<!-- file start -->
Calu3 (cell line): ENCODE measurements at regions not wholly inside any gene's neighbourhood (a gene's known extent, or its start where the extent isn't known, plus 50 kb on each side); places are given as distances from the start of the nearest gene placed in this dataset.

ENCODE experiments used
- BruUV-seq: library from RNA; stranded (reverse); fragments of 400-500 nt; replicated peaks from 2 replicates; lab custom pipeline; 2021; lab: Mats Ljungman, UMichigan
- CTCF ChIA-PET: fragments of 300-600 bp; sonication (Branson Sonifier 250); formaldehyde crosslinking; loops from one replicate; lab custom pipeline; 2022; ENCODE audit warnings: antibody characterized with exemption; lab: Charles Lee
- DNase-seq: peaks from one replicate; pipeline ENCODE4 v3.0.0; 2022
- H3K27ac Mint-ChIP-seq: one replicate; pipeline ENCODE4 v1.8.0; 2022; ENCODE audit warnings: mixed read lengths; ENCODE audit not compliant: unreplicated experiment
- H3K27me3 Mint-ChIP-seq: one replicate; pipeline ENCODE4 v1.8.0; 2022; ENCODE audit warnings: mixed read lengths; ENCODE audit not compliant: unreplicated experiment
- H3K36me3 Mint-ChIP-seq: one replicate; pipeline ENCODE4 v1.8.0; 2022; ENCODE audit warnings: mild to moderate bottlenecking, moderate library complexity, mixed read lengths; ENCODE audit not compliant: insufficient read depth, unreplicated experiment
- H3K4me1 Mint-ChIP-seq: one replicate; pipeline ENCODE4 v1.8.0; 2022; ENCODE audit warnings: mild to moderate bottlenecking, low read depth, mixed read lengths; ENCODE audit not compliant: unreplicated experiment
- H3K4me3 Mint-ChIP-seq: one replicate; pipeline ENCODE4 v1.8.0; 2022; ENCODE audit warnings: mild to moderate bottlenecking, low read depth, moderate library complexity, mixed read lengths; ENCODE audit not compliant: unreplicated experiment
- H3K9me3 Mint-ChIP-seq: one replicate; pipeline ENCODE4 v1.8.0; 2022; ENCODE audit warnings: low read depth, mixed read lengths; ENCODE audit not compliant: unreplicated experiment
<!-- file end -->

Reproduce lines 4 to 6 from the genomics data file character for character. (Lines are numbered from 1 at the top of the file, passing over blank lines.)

- CTCF ChIA-PET: fragments of 300-600 bp; sonication (Branson Sonifier 250); formaldehyde crosslinking; loops from one replicate; lab custom pipeline; 2022; ENCODE audit warnings: antibody characterized with exemption; lab: Charles Lee
- DNase-seq: peaks from one replicate; pipeline ENCODE4 v3.0.0; 2022
- H3K27ac Mint-ChIP-seq: one replicate; pipeline ENCODE4 v1.8.0; 2022; ENCODE audit warnings: mixed read lengths; ENCODE audit not compliant: unreplicated experiment